Los Olmos campus sells

The school’s ranch in Glenwood, New Mexico has been sold for $620,000, a price $230,000 less than expected.

After three months of escrow, the property was purchased by Domanick Bohnett. The school has spent $2 million on Los Olmos, including $1.2 million to purchase the property. It was intended as a remote campus for summer school, retreats and special programs.
Construction problems plagued the project and the Board moved to shutter it and appointed Chief of Campus Operations Jim De Matte to find a buyer.

“I spent two years trying to find a buyer for the property, and with every passing day irritation increased amoung the people of New Mexio,” De Matte said.

“Deal after deal fell through and it was apparent that the school was going to take an economic hit.”

“It’s hard enough selling a property that’s two states away, especially when there isn’t that big of a market,” said Chief Financial Officer Rob Levin.

“It could be the greatest property of the world, but if there are only seven people interested it’s hard to find someone who wants to come to a similar deal as you do.”
De Matte had to restructure the deal when the State of New Mexico changed its regulations and the septic system at Los Olmos, which had given the school problems in the past, no longer met these new regulations.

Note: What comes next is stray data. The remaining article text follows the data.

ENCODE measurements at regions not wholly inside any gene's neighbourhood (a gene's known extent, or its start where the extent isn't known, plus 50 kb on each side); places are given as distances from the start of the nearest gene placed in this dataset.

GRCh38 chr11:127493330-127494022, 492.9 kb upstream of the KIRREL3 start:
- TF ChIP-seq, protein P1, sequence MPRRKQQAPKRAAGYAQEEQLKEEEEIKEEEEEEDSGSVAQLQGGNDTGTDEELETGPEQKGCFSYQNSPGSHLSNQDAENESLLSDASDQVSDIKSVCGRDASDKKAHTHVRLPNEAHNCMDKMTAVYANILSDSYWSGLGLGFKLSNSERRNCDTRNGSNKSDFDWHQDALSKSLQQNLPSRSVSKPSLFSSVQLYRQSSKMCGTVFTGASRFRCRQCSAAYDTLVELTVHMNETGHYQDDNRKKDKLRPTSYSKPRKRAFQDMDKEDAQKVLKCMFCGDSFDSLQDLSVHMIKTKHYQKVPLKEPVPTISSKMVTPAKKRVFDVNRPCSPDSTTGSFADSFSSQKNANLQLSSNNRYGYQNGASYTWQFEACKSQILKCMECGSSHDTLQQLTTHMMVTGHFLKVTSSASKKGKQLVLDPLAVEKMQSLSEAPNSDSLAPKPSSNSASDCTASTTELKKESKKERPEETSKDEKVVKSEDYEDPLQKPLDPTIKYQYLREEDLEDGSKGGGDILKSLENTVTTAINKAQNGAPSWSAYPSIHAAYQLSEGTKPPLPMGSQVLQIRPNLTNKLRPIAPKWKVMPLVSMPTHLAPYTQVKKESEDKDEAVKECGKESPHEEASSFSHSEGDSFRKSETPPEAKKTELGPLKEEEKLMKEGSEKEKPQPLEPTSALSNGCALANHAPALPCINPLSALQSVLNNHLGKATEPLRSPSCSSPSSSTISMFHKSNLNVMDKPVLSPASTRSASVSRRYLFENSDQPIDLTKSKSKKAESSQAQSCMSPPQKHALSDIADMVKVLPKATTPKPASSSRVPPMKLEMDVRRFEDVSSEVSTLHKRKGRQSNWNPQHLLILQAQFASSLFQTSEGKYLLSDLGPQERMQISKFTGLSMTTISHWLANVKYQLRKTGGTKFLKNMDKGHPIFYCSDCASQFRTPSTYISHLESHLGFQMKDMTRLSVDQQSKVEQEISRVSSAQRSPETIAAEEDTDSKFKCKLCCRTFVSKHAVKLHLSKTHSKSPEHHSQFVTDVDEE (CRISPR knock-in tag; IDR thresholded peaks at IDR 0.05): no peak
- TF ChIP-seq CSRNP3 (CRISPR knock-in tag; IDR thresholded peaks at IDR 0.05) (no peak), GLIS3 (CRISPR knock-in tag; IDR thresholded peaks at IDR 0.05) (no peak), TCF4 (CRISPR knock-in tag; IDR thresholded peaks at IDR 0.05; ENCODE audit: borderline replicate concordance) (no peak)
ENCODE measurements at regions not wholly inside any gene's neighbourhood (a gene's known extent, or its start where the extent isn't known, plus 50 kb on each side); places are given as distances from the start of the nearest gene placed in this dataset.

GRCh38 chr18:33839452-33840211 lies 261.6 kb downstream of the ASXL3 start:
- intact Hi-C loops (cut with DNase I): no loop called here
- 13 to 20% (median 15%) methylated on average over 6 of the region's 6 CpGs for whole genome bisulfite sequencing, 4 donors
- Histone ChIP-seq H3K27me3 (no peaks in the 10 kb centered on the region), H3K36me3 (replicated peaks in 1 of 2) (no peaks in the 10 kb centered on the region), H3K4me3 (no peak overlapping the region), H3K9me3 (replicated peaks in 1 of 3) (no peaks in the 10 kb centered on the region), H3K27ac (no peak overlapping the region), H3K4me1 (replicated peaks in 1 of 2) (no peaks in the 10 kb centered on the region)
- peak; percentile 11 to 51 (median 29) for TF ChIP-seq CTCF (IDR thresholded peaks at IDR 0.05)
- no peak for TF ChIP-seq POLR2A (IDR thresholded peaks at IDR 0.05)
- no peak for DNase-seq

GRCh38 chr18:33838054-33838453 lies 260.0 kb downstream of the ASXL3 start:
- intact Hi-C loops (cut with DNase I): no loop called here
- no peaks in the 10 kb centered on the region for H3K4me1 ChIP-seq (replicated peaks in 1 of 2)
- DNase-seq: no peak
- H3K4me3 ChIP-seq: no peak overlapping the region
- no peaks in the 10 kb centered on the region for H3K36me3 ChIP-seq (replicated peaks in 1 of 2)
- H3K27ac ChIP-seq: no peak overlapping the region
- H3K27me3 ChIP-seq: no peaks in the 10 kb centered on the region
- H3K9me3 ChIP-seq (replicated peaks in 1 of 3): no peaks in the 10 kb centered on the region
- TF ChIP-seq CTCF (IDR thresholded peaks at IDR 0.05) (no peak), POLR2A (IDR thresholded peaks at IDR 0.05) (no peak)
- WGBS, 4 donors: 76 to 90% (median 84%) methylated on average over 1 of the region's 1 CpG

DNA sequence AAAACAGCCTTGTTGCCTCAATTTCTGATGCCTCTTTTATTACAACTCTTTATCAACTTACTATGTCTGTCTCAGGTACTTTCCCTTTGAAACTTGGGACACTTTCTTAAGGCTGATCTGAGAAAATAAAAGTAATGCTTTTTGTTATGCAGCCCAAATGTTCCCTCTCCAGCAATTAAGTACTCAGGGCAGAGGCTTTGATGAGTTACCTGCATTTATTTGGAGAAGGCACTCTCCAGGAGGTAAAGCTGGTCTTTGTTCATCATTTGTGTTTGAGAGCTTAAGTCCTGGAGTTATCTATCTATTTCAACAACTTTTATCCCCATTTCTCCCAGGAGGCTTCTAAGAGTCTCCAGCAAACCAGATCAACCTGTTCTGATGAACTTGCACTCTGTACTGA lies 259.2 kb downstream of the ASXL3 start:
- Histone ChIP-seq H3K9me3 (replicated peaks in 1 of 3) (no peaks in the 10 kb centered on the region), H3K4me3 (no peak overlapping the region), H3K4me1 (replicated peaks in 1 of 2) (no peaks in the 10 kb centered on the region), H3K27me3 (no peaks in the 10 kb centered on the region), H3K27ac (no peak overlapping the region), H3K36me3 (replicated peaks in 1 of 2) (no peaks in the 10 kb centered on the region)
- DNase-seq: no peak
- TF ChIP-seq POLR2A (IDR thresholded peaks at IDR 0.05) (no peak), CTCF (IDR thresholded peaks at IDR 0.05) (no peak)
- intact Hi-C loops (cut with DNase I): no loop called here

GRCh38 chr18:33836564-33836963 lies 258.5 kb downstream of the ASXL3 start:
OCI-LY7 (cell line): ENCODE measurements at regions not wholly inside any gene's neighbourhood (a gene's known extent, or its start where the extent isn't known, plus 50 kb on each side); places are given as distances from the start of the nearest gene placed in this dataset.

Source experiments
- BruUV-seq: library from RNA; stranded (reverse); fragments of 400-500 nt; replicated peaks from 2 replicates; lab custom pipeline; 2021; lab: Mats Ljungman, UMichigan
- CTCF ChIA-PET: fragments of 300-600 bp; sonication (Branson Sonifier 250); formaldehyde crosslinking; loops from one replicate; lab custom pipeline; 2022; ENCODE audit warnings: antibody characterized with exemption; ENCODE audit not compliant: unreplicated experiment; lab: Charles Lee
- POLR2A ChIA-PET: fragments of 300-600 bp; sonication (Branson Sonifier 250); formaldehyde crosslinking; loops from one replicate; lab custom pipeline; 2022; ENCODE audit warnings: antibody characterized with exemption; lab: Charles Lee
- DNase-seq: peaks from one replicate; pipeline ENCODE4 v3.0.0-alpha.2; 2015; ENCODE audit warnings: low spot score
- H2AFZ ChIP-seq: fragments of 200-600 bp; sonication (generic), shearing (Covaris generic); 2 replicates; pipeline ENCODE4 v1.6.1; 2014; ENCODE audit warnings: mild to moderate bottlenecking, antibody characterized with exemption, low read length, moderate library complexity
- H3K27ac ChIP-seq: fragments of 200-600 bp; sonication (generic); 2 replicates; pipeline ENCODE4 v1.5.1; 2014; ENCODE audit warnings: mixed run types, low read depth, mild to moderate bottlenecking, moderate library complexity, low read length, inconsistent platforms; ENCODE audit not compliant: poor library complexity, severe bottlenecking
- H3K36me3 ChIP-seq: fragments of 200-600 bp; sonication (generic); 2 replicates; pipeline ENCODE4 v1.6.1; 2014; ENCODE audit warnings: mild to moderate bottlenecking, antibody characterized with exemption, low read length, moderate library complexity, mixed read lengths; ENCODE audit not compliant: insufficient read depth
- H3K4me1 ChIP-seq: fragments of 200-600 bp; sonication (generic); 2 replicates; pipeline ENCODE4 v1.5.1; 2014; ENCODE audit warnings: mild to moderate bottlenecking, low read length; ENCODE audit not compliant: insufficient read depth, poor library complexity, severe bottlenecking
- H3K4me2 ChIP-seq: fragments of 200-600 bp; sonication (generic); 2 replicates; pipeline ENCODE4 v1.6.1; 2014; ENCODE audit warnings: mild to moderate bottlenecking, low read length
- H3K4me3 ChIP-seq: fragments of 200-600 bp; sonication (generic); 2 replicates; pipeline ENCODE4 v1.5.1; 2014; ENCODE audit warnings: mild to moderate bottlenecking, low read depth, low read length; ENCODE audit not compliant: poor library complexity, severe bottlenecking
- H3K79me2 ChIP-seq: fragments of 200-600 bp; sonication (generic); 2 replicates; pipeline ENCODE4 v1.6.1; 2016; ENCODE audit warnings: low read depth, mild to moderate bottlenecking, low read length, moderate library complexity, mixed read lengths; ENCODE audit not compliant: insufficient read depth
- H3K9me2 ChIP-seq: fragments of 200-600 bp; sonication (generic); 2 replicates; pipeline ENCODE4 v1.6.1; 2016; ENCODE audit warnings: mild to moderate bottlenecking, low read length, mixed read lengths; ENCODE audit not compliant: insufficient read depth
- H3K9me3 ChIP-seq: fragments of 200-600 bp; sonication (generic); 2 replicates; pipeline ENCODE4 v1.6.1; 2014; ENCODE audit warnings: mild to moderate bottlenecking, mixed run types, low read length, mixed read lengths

“It would have cost an extra $100,000 to $200,000 to not only fix the septic problems, but maintain the property during the escrow,” De Matte said.

The Building and Grounds Committee believed that the school would lose more money if they went into the eight-to-nine-month escrow the buyer was giving the school to fix the extensive management problems.

“Our expectations were to sell it,” President Thomas C. Hudnut said. “We sold it for what we could get for it. People tell you your car is worth $150,000, well, it isn’t worth anything until someone gives the check for it. We got what we could get.”

“Upon my recomendations the Building and Grounds Committee of the Board of Trustees thought that the best thing to do was lay out an ‘as is’ deal, basicially so we can just get rid of the property and this was the best deal we got,” De Matte said.

DeMatte said he believed Bohnett, an entrepreneur who took possession in July, would keep the property for personal use rather than opening a lodge or bed and breakfast. Bohnett declined to comment.

“I doubt that we will ever make another attempt at a remote campus,” De Matte said. “I highly doubt it.”

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